Not to mention 99% of you will still but BCBS. And you won't thank ABInBev but they will make it consistently good year in and year out.
  16. JackHorzempa

    JackHorzempa Poo-Bah (3,105) Dec 15, 2005 Pennsylvania

    “And you won't thank ABInBev but they will make it consistently good year in and year out.”

    I will believe that when I see (experience) that. Too many good people have left Goose Island for my tastes. The guy they put in charge of Goose Island (Mr. Shock Top and Mr. brew Becks in St. Louis) does not have a true history of craft beer brewing.

  17. Johnnyramirez

    Johnnyramirez Initiate (0) Nov 17, 2012 California

    I don't think BCBS will be out of this world good, it will sacrifice some of its flavor in place f consistency and mass production, but it'll be a quality product. As evil as the big brewers are they aren't gonna put out a product that isn't consistent. Although, the worst case scenario, which I admittedly didn't acknowledge in my previous rant, is that they make a muted version to appeal to everyone, which is also a possibility, in which case I eat crow
  18. Feel_the_Darkness

    Feel_the_Darkness Disciple (313) Oct 17, 2012 Virginia

    I'll throw it out there that I actually LOVE AAL's. There are some damn good ones out there floating around, and frankly, sometimes you really just can't beat the simplicity of a classic American brewed lager.

    That being said, MillerCoors products are pretty freaking rancid outside of the Banquet beer in my opinion. I'd rather be the DD than ever have to make do with a High Life or god forbid one of their "malt liquors" they market.

    You guys ever tried Red Dog? Barf.
  19. srk47

    srk47 Initiate (0) Dec 24, 2012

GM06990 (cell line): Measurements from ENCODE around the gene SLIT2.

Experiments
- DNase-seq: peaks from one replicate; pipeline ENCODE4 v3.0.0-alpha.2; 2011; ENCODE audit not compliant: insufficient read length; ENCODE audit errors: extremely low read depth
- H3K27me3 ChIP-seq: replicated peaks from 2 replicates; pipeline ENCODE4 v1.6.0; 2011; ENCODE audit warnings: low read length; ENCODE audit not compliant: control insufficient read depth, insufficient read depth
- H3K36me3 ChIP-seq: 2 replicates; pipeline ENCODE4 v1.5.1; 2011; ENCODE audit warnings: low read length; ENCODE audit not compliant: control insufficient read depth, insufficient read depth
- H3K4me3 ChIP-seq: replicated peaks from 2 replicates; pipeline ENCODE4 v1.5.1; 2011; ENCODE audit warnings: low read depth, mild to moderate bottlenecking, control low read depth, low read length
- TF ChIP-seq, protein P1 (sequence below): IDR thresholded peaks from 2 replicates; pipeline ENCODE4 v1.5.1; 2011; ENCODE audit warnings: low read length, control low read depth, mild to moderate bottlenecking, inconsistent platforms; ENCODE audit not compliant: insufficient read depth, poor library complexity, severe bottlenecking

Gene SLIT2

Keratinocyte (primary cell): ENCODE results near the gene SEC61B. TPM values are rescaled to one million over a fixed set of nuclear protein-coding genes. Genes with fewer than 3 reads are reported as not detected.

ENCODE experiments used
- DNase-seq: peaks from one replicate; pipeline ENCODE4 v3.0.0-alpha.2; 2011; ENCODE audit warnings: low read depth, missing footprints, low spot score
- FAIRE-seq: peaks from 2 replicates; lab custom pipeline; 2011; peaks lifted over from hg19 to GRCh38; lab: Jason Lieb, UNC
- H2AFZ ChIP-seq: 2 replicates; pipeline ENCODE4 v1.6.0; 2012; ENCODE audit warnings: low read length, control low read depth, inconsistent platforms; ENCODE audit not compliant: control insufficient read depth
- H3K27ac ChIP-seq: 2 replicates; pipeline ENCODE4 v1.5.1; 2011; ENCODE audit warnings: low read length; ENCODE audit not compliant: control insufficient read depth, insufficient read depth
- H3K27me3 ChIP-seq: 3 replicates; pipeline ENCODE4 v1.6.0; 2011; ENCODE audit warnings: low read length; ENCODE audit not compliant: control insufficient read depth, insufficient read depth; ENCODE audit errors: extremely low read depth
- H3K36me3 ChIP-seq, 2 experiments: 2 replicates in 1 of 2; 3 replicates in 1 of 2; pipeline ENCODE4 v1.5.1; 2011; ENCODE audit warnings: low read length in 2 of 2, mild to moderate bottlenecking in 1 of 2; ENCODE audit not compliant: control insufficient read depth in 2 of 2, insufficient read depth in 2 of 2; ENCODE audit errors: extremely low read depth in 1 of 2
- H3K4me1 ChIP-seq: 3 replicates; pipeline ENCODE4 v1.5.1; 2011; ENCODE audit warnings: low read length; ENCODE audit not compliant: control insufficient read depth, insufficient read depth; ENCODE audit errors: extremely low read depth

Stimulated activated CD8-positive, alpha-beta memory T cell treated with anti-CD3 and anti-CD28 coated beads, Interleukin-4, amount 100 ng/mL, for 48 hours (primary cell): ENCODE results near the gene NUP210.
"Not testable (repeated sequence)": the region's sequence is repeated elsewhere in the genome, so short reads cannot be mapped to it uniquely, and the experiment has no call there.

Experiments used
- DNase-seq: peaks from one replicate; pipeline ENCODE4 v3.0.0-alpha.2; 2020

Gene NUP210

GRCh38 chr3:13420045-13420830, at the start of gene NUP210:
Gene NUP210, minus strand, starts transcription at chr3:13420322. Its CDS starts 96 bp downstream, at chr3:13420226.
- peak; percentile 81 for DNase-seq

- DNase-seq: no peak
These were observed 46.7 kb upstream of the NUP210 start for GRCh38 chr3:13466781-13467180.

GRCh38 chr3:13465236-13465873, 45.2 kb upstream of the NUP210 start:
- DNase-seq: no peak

Based on the overall feeling I get from the comments and reviews I see posted on this website, a more befitting name for this website might be, since the spirit of many postings here are done in such poor taste.

    Firstly, I understand the concept of craft beer, and the appeal of making no sacrifices in order to drink beer with extraordinary depth and flavor complexity. However, the hostile tone I see towards both mass producers (i.e. Miller Coors), as well as consumers of inferior beer is completely uncalled for and takes away from the perceived credibility of the beer advocate community in general.

    All people are born with the ability to think and act independently (or relatively independently), though not many choose excercise this ability. A shame, yes. Something for you to worry about, no. If people are happy drinking Miller Light, then we should be happy that they're happy. We may feel that they aren't acheieving maximum beer drinking pleasure, but who am I, or who are you to tell them that? Just because you've taken the time to think about beer and prioritize what makes a good beer, the same can't be said for everyone. What sparked your interest to learn more about quality beer? Dissatisfaction with mass production? A tip from a friend? I doubt it was that someone made you feel like an idiot, or inferior for drinking Budweiser. The point is, people who want to discover good beer will discover good beer, and if they don't, they either can't taste the difference, or they prioritize differently than you might; either way, none of this should concern anyone on this website.

    The other issue I have with what I've been reading is the negative vibe towards mass producers of beer; you all are sounding anti-capitalist. Again, this argument returns to the idea of independent thought and action. Anyone who goes into beer production has the right to produce and market their beer as they see fit. Why is it unfair that Miller Coors has the ability to better market and advertise their beer? Every company starts out small, and success is the ONLY thing that's allowed them to gain this advantage. They may not have the best tasting beer, but you don't have to drink it. And unless I'm missing something, Miller's ability to get their beers on the shelves anywhere is completely unrelated to consumer choice. If we look back into the history of beer and its price and availibility, more quality beers, craft and mass produced, are available from all over the world at reasonable prices. Older generations wouldn't have even had access to know about some of the great beers out there, and many micro brews have popped up as a result of competition and dissatisfaction with available selection.

    I enjoy this website, and I think it's extremely helpful for learning about beer, but the overall tone from the users of this website is overpoweringly elitist, which surely isn't the attitude that will help attract new beer advocates.
    cmannes and tallfellapgh like this.
  20. Danielbt

    Danielbt Initiate (0) May 4, 2012 Texas